Human rights advocates in Pakistan are expressing concern about the plight of the country's persecuted minority communities after a court ruled on Friday that all citizens must declare their religion when applying for identity documents.
The Islamabad High Court has ruled that anyone applying for government jobs should declare their religion and that those who disguise their religious affiliation were guilty of betraying the state.
"The Government of Pakistan shall take special measure ensuring availability of correct particulars of all the citizens," Justice Shaukat Aziz Siddiqui said in the judgment, as reported by Reuters. "It should not be possible for any citizen to hide his/her real identity and recognition," the judge added.
The ruling is expected to increase pressure on the Ahmadi community, who are not allowed to refer to themselves as Muslims or use Islamic symbols in their religious practices.
The Ahmadis have been targeted with violence and attacks since the sect has been categorized as non-Muslims through a legislation in 1974.
Reuters reported that the order was issued as a result of a petition by the new ultra-religious political party Tehreek-e-Labaik Pakistan in connection with an amendment to an electoral law.
The amendment sought to replace a religious oath with a simple declaration, which has been deemed blasphemous by members of Tehreek-e-Labaik. The government attributed the change to a clerical error and later restored the original format.
Human Rights Watch representative Saroop Ijaz asserted that the judge "is not only attacking everybody's religious freedom in Pakistan but he is also focusing on one particular sect, which is the Ahmadis," adding, "[a] judgment like this would enable and incite violence."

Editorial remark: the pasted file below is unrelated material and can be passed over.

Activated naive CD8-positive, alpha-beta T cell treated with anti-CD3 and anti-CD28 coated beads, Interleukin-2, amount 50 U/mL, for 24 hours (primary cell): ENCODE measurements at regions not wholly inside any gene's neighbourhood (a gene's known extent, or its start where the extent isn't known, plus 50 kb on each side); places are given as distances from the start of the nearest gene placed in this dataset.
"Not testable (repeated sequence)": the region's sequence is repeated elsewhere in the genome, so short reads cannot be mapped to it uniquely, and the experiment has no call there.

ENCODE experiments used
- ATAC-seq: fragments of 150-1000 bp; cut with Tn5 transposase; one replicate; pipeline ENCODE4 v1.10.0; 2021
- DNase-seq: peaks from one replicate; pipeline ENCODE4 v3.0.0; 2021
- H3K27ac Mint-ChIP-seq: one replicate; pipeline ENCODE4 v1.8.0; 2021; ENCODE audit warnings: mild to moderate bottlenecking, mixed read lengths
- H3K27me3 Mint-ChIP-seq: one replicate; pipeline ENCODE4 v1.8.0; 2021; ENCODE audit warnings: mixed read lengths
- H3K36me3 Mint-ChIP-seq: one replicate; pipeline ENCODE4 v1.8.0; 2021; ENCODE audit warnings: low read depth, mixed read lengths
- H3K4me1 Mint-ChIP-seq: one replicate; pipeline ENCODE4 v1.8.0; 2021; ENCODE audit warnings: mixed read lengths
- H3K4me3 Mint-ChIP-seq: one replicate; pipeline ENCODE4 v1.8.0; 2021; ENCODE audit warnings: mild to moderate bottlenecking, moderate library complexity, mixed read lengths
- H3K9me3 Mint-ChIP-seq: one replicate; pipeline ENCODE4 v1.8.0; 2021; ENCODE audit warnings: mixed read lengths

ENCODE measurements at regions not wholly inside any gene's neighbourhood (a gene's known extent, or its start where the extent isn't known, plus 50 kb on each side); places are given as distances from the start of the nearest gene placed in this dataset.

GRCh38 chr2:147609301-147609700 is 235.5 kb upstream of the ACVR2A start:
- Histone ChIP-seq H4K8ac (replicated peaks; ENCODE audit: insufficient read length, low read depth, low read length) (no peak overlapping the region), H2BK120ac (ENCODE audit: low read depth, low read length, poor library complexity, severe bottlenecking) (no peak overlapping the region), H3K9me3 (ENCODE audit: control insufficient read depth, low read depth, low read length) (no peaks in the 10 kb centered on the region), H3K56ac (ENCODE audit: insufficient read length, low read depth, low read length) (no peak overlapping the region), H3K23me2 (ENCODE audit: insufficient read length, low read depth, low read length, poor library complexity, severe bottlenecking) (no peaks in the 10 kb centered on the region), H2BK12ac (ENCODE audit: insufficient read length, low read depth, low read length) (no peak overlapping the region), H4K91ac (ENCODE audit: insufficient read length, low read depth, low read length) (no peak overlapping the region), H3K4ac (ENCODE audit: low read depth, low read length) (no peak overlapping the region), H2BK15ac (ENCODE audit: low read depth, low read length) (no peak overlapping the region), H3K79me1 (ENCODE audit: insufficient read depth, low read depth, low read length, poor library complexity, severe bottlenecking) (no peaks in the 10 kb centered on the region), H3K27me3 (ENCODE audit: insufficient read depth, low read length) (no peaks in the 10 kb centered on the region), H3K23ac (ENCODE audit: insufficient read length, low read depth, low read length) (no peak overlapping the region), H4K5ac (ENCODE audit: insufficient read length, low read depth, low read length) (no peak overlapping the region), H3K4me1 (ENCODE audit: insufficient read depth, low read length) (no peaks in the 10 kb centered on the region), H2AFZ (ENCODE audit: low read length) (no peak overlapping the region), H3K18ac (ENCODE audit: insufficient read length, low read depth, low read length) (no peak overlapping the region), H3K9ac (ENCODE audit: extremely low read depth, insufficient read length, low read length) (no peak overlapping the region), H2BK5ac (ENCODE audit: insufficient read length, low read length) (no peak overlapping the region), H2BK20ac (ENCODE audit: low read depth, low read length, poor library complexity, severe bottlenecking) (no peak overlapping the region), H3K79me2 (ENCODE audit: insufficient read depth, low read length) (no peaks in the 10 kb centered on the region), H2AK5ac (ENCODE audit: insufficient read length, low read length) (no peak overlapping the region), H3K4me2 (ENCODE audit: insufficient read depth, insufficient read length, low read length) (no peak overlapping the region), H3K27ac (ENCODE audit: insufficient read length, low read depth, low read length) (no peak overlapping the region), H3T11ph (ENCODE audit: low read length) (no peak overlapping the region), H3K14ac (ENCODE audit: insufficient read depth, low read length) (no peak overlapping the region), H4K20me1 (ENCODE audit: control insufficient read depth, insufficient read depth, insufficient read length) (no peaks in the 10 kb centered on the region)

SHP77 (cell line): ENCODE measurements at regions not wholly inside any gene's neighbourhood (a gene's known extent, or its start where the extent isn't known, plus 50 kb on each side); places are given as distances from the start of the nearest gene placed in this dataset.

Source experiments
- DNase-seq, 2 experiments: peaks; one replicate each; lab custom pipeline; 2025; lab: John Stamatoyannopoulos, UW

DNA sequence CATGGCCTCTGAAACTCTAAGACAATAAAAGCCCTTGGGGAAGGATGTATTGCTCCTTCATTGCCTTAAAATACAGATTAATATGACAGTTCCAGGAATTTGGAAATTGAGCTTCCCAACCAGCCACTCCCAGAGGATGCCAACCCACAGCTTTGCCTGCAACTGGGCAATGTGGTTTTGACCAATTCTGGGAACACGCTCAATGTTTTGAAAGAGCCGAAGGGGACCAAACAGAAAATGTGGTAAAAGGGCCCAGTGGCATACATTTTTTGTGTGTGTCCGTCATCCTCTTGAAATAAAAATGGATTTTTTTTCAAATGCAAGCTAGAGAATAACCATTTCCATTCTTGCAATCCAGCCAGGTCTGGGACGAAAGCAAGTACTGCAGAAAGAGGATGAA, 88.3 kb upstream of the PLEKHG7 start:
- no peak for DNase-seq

On Sunday, the Ministry of Religious Affairs and Interfaith Harmony maintained that the requirement for citizens to declare their faith was only meant for official work and would not harm religious minorities.
"The declaration of religion by all citizens is not for public consumption, but only for official work to facilitate the religious minorities in education, employment and all other sectors," said ministry spokesperson Sajjad Qamar.
He said that there is "zero chance" of religious persecution of minorities in light of the High Court decision and stressed that the government is committed to ensuring the safety of all citizens, regardless of religion, caste or creed.
He further claimed that the declaration of religion on official documents would actually help religious minorities "secure their five percent quota in all government jobs."
Anjum Paul, a Christian social activist and professor at a public university, expressed concern about the new requirement, saying it may create complexities for the minorities.
He pointed out that no other country in the world requires citizens to declare their religion in official documents and insisted that it was the duty of the government to file a review petition against the verdict in the Supreme Court.